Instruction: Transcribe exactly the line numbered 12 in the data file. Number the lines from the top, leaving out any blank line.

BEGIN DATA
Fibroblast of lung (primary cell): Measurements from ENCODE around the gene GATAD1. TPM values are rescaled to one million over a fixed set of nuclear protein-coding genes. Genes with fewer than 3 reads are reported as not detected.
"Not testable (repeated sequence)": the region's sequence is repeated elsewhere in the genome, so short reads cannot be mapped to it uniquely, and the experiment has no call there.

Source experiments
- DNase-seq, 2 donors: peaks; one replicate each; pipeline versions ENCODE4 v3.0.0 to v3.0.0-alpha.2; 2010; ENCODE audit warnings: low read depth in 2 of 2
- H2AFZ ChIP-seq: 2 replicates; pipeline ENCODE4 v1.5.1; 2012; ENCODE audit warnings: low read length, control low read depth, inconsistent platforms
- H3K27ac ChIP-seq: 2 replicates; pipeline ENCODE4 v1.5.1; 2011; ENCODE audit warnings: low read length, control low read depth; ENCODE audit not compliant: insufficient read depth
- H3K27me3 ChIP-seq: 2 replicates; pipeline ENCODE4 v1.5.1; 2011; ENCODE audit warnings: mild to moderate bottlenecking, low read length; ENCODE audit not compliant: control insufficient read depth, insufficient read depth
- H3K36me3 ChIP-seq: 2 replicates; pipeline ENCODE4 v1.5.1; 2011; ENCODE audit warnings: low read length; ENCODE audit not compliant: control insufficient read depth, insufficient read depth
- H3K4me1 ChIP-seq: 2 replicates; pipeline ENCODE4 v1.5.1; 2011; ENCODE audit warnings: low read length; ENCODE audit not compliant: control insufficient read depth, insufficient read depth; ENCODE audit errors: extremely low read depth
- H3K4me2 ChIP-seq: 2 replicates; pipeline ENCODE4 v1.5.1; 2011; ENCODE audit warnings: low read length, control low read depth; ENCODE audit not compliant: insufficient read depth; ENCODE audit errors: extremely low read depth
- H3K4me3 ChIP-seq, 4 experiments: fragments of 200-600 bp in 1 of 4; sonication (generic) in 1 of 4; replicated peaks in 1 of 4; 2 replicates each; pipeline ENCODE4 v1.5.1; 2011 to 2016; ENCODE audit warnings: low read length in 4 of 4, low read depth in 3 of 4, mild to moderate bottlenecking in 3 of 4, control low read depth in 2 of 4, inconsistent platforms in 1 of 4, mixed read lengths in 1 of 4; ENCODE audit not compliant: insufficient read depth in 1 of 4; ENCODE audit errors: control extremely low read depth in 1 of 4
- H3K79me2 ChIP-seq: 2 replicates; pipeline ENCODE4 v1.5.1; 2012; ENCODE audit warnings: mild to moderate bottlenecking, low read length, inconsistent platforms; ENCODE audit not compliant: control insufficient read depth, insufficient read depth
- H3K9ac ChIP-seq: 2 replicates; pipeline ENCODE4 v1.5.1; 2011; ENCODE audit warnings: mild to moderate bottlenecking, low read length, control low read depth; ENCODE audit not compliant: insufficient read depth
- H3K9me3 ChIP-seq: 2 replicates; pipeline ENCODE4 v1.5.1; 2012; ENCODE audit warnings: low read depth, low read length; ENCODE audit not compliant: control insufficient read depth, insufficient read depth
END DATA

- H3K79me2 ChIP-seq: 2 replicates; pipeline ENCODE4 v1.5.1; 2012; ENCODE audit warnings: mild to moderate bottlenecking, low read length, inconsistent platforms; ENCODE audit not compliant: control insufficient read depth, insufficient read depth